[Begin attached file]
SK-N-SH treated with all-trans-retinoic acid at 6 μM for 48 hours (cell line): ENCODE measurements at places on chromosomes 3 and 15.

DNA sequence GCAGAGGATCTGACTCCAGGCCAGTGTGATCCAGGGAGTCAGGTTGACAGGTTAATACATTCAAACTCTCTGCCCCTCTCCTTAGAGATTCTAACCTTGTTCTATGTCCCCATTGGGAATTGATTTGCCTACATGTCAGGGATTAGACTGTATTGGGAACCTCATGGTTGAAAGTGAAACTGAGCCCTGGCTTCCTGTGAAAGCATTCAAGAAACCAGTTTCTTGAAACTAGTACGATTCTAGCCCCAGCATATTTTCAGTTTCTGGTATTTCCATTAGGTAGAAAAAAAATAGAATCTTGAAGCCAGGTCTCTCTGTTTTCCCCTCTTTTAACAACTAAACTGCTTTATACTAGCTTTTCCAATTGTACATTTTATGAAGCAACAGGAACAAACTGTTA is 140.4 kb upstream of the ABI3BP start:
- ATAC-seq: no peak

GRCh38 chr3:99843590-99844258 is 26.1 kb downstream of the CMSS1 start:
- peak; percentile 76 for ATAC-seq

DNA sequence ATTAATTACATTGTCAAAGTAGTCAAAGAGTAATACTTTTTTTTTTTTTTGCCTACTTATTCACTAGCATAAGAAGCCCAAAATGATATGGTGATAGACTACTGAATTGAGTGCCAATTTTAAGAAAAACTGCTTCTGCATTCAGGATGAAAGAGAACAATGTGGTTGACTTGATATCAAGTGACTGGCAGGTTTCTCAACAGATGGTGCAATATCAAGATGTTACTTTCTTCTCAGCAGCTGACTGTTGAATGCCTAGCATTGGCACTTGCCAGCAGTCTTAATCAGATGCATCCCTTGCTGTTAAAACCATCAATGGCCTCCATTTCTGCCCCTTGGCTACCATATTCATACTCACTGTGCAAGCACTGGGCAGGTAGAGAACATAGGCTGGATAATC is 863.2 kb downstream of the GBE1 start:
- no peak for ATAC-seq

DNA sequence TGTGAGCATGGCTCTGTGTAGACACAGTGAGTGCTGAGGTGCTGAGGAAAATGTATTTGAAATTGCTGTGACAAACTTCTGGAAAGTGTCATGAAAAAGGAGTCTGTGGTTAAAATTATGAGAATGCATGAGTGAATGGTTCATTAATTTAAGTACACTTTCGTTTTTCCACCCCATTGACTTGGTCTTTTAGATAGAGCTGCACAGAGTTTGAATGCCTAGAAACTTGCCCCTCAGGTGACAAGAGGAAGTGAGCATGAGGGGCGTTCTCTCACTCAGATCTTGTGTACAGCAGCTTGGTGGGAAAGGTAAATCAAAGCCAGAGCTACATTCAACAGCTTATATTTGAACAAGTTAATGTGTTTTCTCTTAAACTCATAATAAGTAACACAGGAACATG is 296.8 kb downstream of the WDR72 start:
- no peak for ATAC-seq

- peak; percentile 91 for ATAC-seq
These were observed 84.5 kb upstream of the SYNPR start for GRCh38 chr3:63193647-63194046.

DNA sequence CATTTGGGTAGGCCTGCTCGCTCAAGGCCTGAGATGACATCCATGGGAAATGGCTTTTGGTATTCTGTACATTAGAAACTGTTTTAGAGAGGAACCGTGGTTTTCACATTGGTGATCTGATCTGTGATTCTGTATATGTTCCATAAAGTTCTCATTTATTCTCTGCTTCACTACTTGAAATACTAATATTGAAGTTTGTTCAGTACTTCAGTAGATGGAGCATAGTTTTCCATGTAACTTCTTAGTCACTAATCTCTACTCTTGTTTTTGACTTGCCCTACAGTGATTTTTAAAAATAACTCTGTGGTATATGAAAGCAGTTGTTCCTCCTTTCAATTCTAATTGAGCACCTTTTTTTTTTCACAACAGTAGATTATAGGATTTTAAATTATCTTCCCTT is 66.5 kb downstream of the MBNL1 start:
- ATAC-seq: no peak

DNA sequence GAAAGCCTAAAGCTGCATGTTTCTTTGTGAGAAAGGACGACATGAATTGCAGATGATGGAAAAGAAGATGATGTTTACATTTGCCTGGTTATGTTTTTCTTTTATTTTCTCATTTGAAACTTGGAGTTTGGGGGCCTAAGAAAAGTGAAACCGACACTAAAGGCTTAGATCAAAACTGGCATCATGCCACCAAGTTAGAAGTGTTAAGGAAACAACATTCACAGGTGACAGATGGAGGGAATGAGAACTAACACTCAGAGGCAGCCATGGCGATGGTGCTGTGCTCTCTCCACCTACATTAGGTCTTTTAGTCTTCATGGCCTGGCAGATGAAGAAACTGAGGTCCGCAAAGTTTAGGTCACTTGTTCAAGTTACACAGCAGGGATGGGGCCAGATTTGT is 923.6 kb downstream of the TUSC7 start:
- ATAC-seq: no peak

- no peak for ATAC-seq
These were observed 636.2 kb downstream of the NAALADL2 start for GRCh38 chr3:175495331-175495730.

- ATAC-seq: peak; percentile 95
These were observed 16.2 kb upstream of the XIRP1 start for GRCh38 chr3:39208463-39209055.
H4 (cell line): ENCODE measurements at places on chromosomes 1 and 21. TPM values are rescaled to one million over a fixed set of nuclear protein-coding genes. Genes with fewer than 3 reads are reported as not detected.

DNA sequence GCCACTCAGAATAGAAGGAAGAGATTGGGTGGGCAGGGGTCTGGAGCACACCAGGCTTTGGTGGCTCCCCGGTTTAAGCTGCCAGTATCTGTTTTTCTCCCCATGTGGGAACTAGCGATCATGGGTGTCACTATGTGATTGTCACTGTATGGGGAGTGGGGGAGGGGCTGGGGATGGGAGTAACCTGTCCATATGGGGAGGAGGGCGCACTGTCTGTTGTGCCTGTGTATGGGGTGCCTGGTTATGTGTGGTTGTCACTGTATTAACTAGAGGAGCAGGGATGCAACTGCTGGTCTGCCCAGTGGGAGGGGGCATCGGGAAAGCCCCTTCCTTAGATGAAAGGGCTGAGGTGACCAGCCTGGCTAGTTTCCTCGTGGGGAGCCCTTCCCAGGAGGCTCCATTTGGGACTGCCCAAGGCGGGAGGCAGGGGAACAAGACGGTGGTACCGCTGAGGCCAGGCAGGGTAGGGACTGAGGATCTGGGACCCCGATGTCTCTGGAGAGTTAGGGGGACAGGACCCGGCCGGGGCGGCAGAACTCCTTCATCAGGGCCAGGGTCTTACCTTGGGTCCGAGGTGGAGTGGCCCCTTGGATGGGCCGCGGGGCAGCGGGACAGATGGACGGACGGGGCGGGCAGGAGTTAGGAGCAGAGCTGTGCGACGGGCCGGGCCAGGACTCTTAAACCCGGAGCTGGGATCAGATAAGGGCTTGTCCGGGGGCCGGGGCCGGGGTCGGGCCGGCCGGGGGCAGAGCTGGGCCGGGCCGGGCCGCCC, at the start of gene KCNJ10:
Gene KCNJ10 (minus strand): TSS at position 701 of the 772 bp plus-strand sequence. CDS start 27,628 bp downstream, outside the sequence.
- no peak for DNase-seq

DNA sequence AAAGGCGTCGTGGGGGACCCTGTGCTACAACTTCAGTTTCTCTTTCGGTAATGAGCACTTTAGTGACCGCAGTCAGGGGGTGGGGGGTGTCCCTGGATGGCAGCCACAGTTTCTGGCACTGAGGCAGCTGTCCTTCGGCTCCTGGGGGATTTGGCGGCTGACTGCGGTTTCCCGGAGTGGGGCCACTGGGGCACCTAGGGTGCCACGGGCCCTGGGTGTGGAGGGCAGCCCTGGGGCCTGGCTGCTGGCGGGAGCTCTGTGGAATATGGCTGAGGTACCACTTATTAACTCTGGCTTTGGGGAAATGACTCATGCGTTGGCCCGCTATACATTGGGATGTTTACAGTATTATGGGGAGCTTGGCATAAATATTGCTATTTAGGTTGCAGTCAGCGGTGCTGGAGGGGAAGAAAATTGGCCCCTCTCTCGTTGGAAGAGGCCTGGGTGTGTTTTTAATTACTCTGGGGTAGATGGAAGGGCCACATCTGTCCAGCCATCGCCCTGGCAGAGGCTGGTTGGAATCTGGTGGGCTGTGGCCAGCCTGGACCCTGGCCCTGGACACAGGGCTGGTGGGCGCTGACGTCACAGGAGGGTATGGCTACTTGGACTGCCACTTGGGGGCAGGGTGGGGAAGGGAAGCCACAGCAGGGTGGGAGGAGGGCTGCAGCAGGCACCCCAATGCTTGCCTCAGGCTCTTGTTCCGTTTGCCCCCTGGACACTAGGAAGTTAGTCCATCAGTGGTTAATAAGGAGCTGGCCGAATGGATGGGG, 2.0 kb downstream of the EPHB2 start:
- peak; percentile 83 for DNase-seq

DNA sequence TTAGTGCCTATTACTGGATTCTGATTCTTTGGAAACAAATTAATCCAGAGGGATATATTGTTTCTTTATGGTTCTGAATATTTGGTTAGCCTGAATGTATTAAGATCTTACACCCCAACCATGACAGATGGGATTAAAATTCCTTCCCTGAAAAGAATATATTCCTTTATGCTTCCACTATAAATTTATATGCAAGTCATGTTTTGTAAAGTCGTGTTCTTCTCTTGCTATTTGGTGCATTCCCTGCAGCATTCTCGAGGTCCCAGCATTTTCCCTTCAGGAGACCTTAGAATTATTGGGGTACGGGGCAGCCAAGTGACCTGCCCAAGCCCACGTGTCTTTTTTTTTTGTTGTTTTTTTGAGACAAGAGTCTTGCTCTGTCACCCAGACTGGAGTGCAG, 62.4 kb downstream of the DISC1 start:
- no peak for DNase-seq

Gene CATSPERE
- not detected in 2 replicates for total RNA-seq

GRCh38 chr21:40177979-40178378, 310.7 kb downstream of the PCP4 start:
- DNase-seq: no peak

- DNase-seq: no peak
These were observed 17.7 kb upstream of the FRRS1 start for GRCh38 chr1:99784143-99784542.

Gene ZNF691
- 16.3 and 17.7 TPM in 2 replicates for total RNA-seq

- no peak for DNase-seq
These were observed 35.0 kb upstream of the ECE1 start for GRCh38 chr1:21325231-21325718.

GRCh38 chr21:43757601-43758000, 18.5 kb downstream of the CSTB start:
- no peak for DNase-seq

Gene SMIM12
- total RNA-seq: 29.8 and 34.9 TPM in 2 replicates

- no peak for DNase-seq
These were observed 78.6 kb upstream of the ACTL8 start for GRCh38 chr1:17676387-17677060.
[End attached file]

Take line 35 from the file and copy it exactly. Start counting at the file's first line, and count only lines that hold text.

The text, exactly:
- 16.3 and 17.7 TPM in 2 replicates for total RNA-seq